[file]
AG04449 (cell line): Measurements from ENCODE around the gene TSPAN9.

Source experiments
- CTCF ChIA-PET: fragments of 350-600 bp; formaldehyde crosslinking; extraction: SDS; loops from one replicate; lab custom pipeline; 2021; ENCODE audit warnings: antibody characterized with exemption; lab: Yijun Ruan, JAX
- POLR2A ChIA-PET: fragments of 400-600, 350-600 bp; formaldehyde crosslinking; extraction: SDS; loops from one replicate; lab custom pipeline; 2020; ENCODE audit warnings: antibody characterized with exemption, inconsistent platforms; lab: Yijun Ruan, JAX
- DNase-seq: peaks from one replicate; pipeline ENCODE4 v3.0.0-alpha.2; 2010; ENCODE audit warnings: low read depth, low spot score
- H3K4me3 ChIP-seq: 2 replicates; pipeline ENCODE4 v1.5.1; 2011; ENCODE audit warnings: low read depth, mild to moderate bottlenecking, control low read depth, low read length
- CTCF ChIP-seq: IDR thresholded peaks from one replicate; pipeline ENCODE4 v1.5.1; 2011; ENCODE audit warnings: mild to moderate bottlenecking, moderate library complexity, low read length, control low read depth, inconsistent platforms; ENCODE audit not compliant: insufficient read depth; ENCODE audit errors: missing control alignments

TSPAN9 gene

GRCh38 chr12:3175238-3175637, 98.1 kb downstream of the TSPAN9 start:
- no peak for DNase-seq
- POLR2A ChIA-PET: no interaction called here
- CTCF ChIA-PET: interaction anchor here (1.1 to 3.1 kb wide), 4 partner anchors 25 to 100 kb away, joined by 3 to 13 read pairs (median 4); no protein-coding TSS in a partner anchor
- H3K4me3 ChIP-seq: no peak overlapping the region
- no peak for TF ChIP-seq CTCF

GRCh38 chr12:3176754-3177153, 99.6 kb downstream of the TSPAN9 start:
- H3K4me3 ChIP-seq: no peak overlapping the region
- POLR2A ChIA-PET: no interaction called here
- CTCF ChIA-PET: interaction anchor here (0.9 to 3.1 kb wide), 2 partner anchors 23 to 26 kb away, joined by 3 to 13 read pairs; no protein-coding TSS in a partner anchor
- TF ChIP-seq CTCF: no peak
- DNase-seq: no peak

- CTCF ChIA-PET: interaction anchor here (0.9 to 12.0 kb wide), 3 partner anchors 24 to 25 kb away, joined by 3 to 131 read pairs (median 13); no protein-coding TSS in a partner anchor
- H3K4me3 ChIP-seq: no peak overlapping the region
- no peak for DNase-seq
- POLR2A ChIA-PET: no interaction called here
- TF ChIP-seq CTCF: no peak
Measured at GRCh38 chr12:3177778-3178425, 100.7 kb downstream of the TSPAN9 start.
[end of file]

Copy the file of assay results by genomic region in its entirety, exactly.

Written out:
AG04449 (cell line): Measurements from ENCODE around the gene TSPAN9.

Source experiments
- CTCF ChIA-PET: fragments of 350-600 bp; formaldehyde crosslinking; extraction: SDS; loops from one replicate; lab custom pipeline; 2021; ENCODE audit warnings: antibody characterized with exemption; lab: Yijun Ruan, JAX
- POLR2A ChIA-PET: fragments of 400-600, 350-600 bp; formaldehyde crosslinking; extraction: SDS; loops from one replicate; lab custom pipeline; 2020; ENCODE audit warnings: antibody characterized with exemption, inconsistent platforms; lab: Yijun Ruan, JAX
- DNase-seq: peaks from one replicate; pipeline ENCODE4 v3.0.0-alpha.2; 2010; ENCODE audit warnings: low read depth, low spot score
- H3K4me3 ChIP-seq: 2 replicates; pipeline ENCODE4 v1.5.1; 2011; ENCODE audit warnings: low read depth, mild to moderate bottlenecking, control low read depth, low read length
- CTCF ChIP-seq: IDR thresholded peaks from one replicate; pipeline ENCODE4 v1.5.1; 2011; ENCODE audit warnings: mild to moderate bottlenecking, moderate library complexity, low read length, control low read depth, inconsistent platforms; ENCODE audit not compliant: insufficient read depth; ENCODE audit errors: missing control alignments

TSPAN9 gene

GRCh38 chr12:3175238-3175637, 98.1 kb downstream of the TSPAN9 start:
- no peak for DNase-seq
- POLR2A ChIA-PET: no interaction called here
- CTCF ChIA-PET: interaction anchor here (1.1 to 3.1 kb wide), 4 partner anchors 25 to 100 kb away, joined by 3 to 13 read pairs (median 4); no protein-coding TSS in a partner anchor
- H3K4me3 ChIP-seq: no peak overlapping the region
- no peak for TF ChIP-seq CTCF

GRCh38 chr12:3176754-3177153, 99.6 kb downstream of the TSPAN9 start:
- H3K4me3 ChIP-seq: no peak overlapping the region
- POLR2A ChIA-PET: no interaction called here
- CTCF ChIA-PET: interaction anchor here (0.9 to 3.1 kb wide), 2 partner anchors 23 to 26 kb away, joined by 3 to 13 read pairs; no protein-coding TSS in a partner anchor
- TF ChIP-seq CTCF: no peak
- DNase-seq: no peak

- CTCF ChIA-PET: interaction anchor here (0.9 to 12.0 kb wide), 3 partner anchors 24 to 25 kb away, joined by 3 to 131 read pairs (median 13); no protein-coding TSS in a partner anchor
- H3K4me3 ChIP-seq: no peak overlapping the region
- no peak for DNase-seq
- POLR2A ChIA-PET: no interaction called here
- TF ChIP-seq CTCF: no peak
Measured at GRCh38 chr12:3177778-3178425, 100.7 kb downstream of the TSPAN9 start.